If you’re going on titles alone, chances are you’ll like Miss Tess and the Talkbacks. Luckily, the band—a formerly Bostonian, now Brooklyn-based outfit that draws on vintage jazz and early rock n’ roll—has the chops to match its name. Frontwoman Miss Tess, a native of Baltimore, has been touring with the same lineup for years, but it was only recently that she started calling her backup band the Talkbacks. They originally performed under the moniker Miss Tess and the Bon Ton Parade, but, says Tess, “The band has just evolved, and we had been talking about changing the name for the last year and a half.” For whatever reason, “the Bon Ton Parade” seemed to imply that Miss Tess was a novelty swing act, an assumption she was anxious to escape.
“I think it pigeonholed us in a way.”
When they finally settled on the Talkbacks, it was to signal a new direction, away from the jazz-inflected ethos of their earlier incarnations and towards a sound that incorporates rock n’ roll and honky-tonk. “We are a modern band; we’re not doing anything shticky, we’re not wearing costumes,” explains Tess. She writes most of the band’s material and delivers it in a sunny, forthright croon, backed by bass, drums and the cool vibrations of her own arch-top guitar.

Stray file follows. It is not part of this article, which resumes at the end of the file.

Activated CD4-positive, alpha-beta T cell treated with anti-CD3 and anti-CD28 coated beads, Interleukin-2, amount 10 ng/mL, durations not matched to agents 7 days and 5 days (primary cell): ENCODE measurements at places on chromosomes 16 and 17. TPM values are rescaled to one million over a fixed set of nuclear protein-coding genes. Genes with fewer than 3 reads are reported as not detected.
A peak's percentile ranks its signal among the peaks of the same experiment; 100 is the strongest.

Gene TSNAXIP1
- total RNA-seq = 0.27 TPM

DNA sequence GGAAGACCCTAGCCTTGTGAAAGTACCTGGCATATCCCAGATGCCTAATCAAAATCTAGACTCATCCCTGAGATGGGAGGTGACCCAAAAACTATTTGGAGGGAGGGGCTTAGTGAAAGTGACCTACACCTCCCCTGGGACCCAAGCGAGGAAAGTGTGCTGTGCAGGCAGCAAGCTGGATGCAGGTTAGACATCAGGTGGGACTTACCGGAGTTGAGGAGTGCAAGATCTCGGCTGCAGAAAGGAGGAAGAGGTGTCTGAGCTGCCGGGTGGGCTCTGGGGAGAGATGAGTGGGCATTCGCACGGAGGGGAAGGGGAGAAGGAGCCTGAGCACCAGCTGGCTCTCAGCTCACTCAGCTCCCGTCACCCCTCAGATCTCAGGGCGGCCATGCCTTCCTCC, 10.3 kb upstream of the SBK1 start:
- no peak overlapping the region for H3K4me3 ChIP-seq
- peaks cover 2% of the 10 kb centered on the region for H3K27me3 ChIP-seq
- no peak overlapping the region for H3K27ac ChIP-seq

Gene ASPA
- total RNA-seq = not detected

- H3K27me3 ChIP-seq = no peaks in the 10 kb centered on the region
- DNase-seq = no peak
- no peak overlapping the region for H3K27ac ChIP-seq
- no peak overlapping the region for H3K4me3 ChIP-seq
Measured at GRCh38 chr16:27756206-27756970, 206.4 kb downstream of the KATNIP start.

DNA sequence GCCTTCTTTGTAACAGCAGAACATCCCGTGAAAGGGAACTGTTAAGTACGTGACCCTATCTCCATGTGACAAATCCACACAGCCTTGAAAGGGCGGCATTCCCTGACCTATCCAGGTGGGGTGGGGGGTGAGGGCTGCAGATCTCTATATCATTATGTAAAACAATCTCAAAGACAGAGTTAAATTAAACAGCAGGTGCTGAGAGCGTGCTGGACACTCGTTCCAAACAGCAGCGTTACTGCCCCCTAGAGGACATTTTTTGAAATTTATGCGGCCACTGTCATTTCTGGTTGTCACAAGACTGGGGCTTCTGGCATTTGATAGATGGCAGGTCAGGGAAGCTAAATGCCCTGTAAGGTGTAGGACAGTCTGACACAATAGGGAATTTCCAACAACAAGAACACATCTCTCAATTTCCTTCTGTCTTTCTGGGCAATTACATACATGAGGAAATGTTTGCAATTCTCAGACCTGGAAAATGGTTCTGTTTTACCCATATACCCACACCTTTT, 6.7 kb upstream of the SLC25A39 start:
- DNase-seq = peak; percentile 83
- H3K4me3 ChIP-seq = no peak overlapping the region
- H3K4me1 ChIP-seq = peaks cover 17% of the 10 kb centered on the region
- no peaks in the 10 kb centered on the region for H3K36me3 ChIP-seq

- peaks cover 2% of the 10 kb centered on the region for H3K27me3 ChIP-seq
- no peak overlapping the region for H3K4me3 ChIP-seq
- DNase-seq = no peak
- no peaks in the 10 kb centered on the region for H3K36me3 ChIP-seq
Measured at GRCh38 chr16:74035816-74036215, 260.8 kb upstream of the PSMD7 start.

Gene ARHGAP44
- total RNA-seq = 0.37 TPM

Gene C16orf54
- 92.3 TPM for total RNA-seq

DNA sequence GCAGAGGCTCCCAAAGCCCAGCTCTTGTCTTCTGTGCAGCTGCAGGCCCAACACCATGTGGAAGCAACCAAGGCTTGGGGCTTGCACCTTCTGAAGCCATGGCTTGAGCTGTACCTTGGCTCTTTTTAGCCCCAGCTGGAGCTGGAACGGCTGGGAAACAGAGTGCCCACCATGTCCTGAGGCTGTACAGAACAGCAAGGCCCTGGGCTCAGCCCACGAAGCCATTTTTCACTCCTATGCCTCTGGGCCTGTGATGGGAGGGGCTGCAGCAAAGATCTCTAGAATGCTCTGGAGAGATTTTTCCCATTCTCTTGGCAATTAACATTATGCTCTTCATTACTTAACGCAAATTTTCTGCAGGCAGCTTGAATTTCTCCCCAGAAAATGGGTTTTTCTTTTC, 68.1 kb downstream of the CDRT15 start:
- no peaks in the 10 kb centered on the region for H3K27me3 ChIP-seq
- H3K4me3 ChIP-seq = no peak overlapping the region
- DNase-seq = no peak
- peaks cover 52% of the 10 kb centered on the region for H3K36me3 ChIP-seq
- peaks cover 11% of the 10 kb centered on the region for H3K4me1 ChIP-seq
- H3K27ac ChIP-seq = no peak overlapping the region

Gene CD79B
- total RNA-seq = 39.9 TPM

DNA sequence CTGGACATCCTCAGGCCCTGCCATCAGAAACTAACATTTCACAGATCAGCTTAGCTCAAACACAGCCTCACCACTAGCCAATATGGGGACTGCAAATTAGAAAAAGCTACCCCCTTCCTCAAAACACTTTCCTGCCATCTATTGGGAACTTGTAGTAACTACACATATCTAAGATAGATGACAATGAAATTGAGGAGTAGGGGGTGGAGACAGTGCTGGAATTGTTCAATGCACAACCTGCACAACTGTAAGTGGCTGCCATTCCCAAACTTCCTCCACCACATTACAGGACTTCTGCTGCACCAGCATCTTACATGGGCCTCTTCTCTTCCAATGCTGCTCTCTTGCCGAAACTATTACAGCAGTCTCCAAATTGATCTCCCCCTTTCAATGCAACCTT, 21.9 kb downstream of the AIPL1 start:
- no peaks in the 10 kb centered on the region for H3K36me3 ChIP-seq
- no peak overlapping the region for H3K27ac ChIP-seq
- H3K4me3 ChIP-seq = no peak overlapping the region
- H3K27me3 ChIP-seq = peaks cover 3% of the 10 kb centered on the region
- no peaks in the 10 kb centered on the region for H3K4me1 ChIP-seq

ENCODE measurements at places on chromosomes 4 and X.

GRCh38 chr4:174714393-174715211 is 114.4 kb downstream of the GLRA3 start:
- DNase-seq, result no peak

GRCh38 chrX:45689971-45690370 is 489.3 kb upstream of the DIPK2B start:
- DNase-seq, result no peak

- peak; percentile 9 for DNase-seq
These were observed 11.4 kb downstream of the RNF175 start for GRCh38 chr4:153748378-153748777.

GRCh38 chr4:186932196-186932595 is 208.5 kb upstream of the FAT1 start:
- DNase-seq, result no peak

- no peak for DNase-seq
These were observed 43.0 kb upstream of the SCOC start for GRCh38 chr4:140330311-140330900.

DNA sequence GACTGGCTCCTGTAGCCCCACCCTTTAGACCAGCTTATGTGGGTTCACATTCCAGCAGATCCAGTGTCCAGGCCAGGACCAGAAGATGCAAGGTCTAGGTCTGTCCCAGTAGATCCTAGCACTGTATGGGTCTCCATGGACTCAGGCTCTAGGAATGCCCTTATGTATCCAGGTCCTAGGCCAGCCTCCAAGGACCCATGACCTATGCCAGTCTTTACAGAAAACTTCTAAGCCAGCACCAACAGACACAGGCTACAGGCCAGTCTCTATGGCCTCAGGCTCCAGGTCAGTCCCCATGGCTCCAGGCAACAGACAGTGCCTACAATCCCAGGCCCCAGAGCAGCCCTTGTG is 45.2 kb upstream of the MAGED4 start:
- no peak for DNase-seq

This fall will herald the Talkbacks’s first label release, Sweet Talk, on Signature Sounds. The writing process for the album was special, says Tess, because she had the opportunity to co-write two songs with Phil Madiera, a Nashville-based musician and member of Emmylou Harris & Her Red Dirt Boys. Despite her old-fashioned predilections, Tess has more in common with modern songwriters like Madiera than anyone from the past. As a writer, she is smart and economical, drawing from personal experience but prioritizing form:
“I think storytelling is a huge part of it,” she explains.
Sweet Talk was recorded during a four-day retreat to producer Sam Kassirer’s (of Josh Ritter and the Royal City Band) studio in Maine, out of cell phone range and far from the Internet’s myriad distractions. The isolation forced the band to focus, says Tess, although it was not without its diversions.
“We got to shoot BB guns on our breaks.”
Getting signed to Signature was a long time coming, says Tess, and for her the Sweet Talk release cannot come fast enough. In the meantime, she and the Talkbacks will be passing through Club Passim on their summer tour, as they continue to prove themselves one of the hardest working bands in the business.